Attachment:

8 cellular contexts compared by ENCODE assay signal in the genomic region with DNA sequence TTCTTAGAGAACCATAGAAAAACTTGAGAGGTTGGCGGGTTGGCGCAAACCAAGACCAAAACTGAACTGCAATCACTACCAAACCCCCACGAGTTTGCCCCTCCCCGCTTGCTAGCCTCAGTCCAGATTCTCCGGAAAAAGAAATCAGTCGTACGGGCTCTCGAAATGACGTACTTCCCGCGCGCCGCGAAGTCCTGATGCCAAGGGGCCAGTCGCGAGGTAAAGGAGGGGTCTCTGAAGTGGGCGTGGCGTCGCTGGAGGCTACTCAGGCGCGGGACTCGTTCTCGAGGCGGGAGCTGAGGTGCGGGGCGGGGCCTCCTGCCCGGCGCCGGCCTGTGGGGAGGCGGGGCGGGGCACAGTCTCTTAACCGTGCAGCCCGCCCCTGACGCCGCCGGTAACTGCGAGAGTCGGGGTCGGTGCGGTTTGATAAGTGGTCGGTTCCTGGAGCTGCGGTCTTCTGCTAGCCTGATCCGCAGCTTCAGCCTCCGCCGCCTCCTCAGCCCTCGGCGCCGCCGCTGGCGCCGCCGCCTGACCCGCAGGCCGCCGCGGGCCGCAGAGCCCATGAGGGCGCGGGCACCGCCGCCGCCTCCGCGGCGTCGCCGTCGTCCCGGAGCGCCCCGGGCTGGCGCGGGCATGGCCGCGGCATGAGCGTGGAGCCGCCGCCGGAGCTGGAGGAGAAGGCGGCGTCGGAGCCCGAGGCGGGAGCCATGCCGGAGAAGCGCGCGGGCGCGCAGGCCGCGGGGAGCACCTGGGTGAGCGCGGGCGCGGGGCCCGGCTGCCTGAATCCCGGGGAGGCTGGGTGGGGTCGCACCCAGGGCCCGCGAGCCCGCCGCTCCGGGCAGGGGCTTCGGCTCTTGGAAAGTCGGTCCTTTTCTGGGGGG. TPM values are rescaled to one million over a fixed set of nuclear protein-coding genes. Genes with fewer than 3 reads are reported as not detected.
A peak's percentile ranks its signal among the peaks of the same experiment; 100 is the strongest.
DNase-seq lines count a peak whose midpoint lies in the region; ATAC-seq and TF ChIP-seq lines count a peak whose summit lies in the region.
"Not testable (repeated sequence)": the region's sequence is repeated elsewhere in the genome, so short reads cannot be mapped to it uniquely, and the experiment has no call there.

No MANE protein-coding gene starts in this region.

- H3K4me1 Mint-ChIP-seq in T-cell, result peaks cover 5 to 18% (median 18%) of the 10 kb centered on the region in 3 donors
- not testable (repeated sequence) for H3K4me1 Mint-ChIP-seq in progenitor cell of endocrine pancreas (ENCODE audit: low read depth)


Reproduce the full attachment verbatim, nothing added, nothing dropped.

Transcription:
8 cellular contexts compared by ENCODE assay signal in the genomic region with DNA sequence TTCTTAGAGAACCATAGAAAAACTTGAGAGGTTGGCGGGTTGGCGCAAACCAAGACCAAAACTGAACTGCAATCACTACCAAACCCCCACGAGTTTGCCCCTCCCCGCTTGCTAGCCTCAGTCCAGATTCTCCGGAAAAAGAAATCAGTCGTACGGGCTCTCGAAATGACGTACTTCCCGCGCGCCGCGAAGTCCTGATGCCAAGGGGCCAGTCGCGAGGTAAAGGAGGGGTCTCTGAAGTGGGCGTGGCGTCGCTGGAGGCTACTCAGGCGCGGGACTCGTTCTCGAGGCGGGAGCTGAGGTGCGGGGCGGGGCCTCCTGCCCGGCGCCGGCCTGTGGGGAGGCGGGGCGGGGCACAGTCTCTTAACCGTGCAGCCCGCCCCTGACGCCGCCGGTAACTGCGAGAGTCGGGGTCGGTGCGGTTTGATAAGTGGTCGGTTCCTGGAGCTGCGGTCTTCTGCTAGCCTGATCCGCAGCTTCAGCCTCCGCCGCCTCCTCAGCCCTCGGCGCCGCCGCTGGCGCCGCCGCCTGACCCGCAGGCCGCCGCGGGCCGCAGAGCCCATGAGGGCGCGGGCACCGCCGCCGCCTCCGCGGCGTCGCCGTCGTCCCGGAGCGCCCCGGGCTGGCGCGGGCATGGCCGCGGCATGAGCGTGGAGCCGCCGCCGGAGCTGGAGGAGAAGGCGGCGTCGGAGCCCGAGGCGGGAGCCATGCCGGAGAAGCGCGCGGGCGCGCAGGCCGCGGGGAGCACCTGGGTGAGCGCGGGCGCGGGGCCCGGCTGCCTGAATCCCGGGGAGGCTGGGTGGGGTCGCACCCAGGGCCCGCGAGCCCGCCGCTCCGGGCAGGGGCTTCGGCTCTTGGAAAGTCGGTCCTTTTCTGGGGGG. TPM values are rescaled to one million over a fixed set of nuclear protein-coding genes. Genes with fewer than 3 reads are reported as not detected.
A peak's percentile ranks its signal among the peaks of the same experiment; 100 is the strongest.
DNase-seq lines count a peak whose midpoint lies in the region; ATAC-seq and TF ChIP-seq lines count a peak whose summit lies in the region.
"Not testable (repeated sequence)": the region's sequence is repeated elsewhere in the genome, so short reads cannot be mapped to it uniquely, and the experiment has no call there.

No MANE protein-coding gene starts in this region.

- H3K4me1 Mint-ChIP-seq in T-cell, result peaks cover 5 to 18% (median 18%) of the 10 kb centered on the region in 3 donors
- not testable (repeated sequence) for H3K4me1 Mint-ChIP-seq in progenitor cell of endocrine pancreas (ENCODE audit: low read depth)